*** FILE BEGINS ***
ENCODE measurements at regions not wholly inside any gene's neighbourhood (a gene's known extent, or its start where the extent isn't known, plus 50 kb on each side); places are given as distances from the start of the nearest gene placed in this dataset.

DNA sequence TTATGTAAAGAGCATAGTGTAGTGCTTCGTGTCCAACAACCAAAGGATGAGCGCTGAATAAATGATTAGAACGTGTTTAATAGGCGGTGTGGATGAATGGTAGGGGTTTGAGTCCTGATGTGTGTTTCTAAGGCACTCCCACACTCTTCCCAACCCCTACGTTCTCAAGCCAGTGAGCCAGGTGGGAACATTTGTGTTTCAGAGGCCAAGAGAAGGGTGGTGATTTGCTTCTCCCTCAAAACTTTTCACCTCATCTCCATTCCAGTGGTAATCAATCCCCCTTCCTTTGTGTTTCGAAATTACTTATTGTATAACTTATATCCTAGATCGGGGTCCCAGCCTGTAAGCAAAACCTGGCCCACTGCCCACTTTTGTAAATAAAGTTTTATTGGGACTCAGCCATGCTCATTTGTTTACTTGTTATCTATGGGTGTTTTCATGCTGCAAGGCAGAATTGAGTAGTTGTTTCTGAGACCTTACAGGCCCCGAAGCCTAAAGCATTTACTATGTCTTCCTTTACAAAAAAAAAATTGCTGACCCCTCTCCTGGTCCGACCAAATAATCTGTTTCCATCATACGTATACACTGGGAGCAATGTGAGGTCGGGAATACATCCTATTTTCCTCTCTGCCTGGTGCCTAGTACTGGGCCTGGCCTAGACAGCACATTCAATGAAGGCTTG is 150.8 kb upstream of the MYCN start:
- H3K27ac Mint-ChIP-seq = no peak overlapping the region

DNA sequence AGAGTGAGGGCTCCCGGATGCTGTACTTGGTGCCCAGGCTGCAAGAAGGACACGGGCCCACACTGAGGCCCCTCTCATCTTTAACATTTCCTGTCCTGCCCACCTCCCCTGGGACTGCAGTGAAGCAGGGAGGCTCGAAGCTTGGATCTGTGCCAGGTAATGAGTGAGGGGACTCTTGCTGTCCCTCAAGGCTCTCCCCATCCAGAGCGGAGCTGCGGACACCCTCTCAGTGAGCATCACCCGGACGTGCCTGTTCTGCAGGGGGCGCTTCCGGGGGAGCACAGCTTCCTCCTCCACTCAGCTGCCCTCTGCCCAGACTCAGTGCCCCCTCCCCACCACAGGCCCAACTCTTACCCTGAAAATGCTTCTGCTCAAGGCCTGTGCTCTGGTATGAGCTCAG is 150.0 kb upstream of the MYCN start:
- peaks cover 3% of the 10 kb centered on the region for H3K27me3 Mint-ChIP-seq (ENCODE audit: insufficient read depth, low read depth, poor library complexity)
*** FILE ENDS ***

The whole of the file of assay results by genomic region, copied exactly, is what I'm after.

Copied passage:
ENCODE measurements at regions not wholly inside any gene's neighbourhood (a gene's known extent, or its start where the extent isn't known, plus 50 kb on each side); places are given as distances from the start of the nearest gene placed in this dataset.

DNA sequence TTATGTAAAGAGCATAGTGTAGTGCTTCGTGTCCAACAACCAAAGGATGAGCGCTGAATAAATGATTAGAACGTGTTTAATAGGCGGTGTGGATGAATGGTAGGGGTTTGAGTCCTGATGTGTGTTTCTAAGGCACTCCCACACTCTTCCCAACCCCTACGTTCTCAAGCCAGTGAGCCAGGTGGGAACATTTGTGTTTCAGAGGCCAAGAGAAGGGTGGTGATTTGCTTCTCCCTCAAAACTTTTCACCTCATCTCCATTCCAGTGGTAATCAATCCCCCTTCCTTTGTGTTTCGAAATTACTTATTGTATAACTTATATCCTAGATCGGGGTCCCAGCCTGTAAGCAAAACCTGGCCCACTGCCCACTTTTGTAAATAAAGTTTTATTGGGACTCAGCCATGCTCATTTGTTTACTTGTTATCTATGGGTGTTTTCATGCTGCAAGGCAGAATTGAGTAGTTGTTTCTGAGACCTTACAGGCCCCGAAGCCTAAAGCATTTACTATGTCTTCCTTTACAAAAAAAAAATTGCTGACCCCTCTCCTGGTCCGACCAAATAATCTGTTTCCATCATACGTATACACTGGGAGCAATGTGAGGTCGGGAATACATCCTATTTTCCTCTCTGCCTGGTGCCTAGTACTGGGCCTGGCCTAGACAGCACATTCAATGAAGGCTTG is 150.8 kb upstream of the MYCN start:
- H3K27ac Mint-ChIP-seq = no peak overlapping the region

DNA sequence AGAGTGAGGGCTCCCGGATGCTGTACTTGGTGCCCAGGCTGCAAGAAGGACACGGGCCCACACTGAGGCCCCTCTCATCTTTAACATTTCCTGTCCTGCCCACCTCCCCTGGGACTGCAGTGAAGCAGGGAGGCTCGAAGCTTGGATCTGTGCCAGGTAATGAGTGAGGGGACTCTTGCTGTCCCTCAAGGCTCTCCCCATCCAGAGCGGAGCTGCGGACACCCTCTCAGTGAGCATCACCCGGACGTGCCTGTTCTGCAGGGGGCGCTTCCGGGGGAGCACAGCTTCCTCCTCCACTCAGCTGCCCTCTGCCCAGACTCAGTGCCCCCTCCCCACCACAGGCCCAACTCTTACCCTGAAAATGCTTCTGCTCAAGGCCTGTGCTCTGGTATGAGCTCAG is 150.0 kb upstream of the MYCN start:
- peaks cover 3% of the 10 kb centered on the region for H3K27me3 Mint-ChIP-seq (ENCODE audit: insufficient read depth, low read depth, poor library complexity)